Water Journal : Water Journal April 2013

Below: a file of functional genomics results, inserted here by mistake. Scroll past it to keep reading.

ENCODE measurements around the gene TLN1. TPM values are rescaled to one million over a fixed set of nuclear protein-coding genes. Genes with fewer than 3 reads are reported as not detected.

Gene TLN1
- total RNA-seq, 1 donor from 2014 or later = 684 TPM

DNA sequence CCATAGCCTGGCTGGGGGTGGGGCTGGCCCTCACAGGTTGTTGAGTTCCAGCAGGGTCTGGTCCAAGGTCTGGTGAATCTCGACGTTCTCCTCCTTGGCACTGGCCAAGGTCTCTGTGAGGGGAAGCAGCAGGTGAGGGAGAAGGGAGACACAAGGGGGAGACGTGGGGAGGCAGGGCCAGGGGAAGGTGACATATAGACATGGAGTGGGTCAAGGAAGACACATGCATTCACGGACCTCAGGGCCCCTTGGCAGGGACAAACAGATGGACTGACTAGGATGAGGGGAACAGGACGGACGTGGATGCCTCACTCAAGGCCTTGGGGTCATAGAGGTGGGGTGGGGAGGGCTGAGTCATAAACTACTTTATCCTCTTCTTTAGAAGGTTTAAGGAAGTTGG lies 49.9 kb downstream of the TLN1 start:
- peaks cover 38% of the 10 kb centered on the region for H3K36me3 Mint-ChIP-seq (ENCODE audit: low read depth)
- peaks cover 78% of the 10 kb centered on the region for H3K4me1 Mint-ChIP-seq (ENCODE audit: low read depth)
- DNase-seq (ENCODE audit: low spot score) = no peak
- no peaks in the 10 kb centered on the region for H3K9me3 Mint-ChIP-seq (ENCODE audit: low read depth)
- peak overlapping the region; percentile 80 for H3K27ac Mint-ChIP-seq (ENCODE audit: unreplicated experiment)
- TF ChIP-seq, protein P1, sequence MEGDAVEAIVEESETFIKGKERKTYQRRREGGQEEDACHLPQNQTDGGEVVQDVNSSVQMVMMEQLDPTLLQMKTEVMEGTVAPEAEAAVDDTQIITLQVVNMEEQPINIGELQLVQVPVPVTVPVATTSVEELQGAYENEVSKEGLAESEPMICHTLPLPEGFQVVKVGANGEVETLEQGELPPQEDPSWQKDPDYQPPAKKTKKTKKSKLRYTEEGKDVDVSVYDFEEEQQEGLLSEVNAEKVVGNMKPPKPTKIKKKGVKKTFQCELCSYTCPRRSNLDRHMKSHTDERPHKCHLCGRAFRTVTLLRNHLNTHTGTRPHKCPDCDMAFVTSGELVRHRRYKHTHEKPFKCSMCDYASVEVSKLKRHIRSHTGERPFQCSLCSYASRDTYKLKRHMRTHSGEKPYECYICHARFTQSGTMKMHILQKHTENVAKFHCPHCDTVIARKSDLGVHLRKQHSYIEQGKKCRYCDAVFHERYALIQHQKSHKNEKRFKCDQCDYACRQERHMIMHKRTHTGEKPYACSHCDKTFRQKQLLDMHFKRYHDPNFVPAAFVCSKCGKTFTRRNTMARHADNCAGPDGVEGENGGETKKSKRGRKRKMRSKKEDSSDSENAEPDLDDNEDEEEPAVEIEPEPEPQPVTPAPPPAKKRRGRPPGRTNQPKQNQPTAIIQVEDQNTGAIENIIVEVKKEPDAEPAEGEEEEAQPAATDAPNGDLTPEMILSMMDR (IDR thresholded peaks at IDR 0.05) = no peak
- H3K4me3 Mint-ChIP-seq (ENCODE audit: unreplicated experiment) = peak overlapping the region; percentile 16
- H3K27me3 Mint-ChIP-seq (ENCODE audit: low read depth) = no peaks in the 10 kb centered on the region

water April 2013 74 Feature article which was located adjacent to medium- and high-end housing, ensuring that social barriers were minimised. As for environmental drivers and policy, there are two events that have significantly influenced change, being the introduction in 2000 of the European Union’s Water Framework Directive, and the noticeable shift in weather patterns, particularly the increase in flood events. Both of these drivers have had a major impact on stormwater management, leading to the mandatory use of green roofs and the installation of flood detention facilities in the urban landscape. There has also been an emphasis placed on water quality and the potential impacts, from both a quality and quantity perspective, on the receiving environment. The EU Water Framework Directive promotes the protection of surface waters by the financing of strategic projects and the enforcement of offsets and penalties for not complying with this legislation. liVeaBility The liveability criteria were demonstrated at many of the urban development sites. While the European urban landscape differs from that in conventional Australian urban areas, particularly in the density of housing, there were developments that demonstrated features that would appeal to many Australians. Four developments stand out due to each containing examples of one or more components that underpin the liveability aspect of an urban area. These include low-energy houses (low carbon footprint), large areas of open communal space including areas referred to as “water plazas” (doubling as stormwater management infrastructure), the ability to connect the residents to their environment, smart use of water and vegetation for aesthetic and urban cooling benefits, a lack of reliance on cars for transport, and an overall “village” feel. These developments were Western Harbour in Malmo, Sweden; Vathorst Estate in Amersfoort, The Netherlands; The City of the Sun in Heerhugowaard, the Netherlands; and Trabrennbahn Farmsen in Hamburg, Germany. Trabrennbahn Farmsen was particularly appealing due to the design being incorporated into the footprint of a disused horse-racing track, shown in Figure 3. This development was set on a 15-hectare site and included the integration of the stormwater system into the urban landscape. No stormwater pipes were used in this development; all stormwater was directed through a series of small to medium stormwater channels that mimicked natural creeks. The holistic approach to integrated urban design demonstrated at these four sites represented an outstanding template for the design of future cities. There are some examples of this holistic approach in Australia, best demonstrated at Lochiel Park in Adelaide and the proposed Central Park Development in Sydney. Although Lochiel Park is not financially viable at its relatively small scale, as this was not the intention of the development, it does demonstrate the ability to undertake this type of development in Australia, and also sets the benchmark for larger developments in the future. SuStainaBility Most aspects of sustainability have by default been explained in the Innovation and Liveability sections. The focus of this section is the consideration and integration of all resources in developments. Due to the similarities between the supply of energy and the water services, there is an obvious link between these two services. This is being refined by Hamburg Water, via generating energy from small hydro- electric systems on their pipelines, and also combining energy and water infrastructure together in new developments. A further aspect of sustainability is the integration of transport into the development. In the four developments discussed in the Liveability section, all featured easy access to public transport and encouraged walking and bicycle use. The benefits from this include lower road infrastructure costs, greater amenity due to the installation of gardens and trees in place of areas required for parking, and influencing community health through exercise and lower carbon monoxide emissions. concluSion As discussed, there is a difference between the methods the Europeans are using to address the issue of urban design and those used in Australia. While in the past the main Australian driver has been the need to conserve water, the past few years of shifting weather patterns has seen a need to reassess stormwater management, and to address the impact of heat generated from urban landscapes. The European approach is holistic, due to the integration of water, energy and transport needs, stemming from a multi-disciplinary method of planning, design and construction. The influence local government (i.e. municipal councils) has had over development in Europe enabled the councils to dictate the terms of the development. Unfortunately, this is not the situation in many new urban developments in Australia. There are numerous examples of innovation in urban development in Australia, some of which exceed the European sites that were visited during the study tour, however these appear to be done in isolation and not to the scale witnessed in Europe. The European approach can be best described as the movement toward resource resilience in urban design, which is one step further than aiming for water-sensitive urban design. acKnowledGementS The 2012 Water Sensitive Cities Study Tour participants would like to acknowledge the financial and in-kind support of the following organisations: Melbourne Water, Western Water, Yarra Valley Water, Barwon Water, City West Water, Wyndam City Council, City of Melbourne Council, City of Port Phillip Bay Council, Sydney Water, SA Water, Water Corporation, Unity Water, GHD and Spiire. We would also like to thank the kind hospitality of our host organisations overseas. Greg Ingleton (email: greg.ingleton@ sawater.com.au) is Principal Advisor – Recycled Water, SA Water Corporation. wJ Figure 3. The Trabrennbahn Farmsen in Hamburg, showing the innovative stormwater management system (top) and the layout of the development. ©DHI/Photo:iStock©GregPanosian WATER MODELLING IN CITIES COLLECTION SYSTEMS, WATER DISTRIBUTION, FLOODING, WASTEWATER TREATMENT, CATCHMENT WATER QUALITY Why our users prefer MIKE URBAN and WEST: One package for all water modelling and GIS requirements Accurate, open and flexible software Outstanding technical support Comprehensive training—on location and in multiple languages Prices are aligned to project budgets www.mikebydhi.com To obtain a free evaluation of our software please contact DHI Australia, Customer Care Unit email@example.com +61 1300 655 592 All over the world, water modellers know MIKE is the gold standard. With MIKE by DHI software, YOU become the expert in water environments. With easy access to our offices in over 30 countries, our MIKE users never stand alone.